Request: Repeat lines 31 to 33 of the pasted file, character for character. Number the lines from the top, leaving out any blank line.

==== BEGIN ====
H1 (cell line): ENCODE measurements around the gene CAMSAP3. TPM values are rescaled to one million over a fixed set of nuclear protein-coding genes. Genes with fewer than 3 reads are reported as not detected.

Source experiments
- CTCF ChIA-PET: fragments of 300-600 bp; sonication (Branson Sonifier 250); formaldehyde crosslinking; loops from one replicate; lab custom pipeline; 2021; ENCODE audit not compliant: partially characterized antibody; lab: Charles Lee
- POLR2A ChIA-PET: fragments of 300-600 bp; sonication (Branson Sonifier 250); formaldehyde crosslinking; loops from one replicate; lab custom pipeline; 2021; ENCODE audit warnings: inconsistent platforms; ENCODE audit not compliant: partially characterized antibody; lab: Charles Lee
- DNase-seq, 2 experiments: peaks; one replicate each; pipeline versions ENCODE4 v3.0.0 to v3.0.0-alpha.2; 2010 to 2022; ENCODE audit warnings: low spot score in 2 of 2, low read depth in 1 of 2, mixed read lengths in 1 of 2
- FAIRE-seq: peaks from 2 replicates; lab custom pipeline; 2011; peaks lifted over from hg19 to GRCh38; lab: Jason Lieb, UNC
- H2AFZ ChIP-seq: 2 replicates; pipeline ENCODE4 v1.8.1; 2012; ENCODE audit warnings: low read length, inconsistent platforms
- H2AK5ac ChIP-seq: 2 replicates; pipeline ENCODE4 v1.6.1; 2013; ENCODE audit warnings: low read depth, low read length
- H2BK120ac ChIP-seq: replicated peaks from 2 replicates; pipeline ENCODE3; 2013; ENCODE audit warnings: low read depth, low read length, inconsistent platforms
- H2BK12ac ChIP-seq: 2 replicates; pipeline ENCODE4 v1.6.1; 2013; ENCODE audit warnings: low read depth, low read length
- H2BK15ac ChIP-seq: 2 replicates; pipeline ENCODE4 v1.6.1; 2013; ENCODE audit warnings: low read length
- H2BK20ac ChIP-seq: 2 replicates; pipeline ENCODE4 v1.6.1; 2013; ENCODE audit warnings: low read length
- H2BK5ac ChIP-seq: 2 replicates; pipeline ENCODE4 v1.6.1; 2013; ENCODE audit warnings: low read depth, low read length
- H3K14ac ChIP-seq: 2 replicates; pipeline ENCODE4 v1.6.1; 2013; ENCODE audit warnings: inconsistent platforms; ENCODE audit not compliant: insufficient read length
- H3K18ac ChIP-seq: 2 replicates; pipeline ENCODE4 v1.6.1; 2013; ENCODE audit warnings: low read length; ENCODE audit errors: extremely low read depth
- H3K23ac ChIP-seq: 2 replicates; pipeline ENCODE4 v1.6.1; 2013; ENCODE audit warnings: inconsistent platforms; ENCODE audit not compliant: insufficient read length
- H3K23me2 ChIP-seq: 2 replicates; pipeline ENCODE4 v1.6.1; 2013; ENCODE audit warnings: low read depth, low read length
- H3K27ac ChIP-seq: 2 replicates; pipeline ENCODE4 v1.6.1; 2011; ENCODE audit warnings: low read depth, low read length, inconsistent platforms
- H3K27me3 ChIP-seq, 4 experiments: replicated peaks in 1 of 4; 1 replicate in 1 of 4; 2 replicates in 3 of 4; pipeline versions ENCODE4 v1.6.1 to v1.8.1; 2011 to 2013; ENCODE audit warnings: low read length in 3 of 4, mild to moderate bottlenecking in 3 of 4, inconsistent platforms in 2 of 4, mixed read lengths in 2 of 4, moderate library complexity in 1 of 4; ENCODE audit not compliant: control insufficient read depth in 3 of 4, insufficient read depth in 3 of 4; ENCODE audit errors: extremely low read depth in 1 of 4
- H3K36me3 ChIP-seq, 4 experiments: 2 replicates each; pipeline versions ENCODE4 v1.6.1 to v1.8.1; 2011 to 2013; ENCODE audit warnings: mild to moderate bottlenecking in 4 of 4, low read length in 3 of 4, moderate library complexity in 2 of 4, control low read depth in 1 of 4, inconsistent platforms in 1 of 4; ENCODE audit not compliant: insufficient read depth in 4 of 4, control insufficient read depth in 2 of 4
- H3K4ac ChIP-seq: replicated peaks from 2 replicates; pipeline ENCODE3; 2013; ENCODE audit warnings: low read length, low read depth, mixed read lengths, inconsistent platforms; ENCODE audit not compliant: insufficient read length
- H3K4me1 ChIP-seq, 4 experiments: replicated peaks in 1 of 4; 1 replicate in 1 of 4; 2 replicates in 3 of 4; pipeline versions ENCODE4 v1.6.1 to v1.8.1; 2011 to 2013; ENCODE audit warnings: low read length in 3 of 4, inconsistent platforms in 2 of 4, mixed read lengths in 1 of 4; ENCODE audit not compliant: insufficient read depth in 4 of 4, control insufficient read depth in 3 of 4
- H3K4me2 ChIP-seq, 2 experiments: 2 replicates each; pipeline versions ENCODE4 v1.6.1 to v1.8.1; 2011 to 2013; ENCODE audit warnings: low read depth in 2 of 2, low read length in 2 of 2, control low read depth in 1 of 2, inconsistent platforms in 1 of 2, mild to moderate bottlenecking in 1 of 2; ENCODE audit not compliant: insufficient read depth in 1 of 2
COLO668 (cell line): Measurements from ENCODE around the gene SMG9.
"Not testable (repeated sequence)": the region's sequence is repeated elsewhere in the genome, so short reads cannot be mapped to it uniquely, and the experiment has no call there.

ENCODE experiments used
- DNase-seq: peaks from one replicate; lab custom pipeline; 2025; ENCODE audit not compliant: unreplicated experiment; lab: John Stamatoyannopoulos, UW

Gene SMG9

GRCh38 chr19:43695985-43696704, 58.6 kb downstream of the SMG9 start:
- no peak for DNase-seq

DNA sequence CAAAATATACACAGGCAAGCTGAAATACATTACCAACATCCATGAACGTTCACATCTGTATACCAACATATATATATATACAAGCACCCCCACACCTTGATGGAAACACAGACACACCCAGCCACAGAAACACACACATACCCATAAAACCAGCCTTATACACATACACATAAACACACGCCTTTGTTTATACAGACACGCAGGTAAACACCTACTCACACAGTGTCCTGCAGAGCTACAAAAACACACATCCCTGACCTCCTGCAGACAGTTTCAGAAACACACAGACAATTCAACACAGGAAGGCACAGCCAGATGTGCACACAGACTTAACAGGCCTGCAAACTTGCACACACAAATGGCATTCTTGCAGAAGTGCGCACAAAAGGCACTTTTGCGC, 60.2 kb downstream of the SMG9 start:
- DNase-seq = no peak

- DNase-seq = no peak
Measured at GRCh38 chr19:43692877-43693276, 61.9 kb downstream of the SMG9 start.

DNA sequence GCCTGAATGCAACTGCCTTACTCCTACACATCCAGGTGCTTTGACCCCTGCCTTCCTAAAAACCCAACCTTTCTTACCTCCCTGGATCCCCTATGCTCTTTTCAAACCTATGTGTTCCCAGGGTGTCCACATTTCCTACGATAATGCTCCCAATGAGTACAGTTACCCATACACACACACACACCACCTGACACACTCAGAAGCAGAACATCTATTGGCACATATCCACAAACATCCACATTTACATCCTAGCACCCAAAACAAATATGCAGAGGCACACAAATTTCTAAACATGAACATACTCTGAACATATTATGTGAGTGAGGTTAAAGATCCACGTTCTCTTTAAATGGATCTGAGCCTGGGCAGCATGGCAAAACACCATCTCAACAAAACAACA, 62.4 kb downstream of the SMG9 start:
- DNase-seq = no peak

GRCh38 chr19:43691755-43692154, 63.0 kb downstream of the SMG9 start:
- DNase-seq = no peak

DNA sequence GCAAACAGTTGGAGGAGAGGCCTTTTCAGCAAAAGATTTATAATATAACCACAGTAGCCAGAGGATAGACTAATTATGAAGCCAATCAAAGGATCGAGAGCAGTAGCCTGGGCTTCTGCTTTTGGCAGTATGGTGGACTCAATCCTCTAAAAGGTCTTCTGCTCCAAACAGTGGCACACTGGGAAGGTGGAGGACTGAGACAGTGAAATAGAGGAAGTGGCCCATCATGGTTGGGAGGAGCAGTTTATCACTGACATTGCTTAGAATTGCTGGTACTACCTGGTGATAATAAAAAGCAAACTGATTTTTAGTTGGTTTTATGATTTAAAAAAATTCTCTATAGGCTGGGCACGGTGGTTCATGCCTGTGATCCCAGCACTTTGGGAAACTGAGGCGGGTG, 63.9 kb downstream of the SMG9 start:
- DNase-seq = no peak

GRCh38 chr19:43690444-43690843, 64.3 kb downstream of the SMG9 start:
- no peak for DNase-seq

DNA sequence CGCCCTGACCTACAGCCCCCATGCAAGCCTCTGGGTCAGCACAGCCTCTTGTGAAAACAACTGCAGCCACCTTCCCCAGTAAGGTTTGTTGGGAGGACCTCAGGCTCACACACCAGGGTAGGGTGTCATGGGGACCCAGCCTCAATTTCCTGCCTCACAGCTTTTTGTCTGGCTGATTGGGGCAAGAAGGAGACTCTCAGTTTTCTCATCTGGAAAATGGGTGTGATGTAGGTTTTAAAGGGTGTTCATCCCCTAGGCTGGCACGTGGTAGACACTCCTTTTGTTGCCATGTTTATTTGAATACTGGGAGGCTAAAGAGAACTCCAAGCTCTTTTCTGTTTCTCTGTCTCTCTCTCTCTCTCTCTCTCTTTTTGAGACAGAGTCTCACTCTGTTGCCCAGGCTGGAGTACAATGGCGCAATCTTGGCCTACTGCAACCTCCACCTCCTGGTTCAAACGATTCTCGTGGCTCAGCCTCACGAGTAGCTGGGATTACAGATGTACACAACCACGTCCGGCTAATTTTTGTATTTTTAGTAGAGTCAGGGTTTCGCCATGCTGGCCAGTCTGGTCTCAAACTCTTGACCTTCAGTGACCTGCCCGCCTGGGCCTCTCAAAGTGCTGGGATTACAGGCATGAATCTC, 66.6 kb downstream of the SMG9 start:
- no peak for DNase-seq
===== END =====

DNA sequence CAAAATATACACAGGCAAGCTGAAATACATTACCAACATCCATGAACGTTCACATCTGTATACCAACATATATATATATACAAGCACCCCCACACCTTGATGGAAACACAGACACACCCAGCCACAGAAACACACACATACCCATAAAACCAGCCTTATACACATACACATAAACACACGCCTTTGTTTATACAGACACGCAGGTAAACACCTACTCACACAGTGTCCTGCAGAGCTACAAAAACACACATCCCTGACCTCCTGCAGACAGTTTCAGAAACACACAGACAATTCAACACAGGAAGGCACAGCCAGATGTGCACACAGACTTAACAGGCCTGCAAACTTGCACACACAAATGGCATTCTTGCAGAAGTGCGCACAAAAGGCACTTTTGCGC, 60.2 kb downstream of the SMG9 start:
- DNase-seq = no peak

- DNase-seq = no peak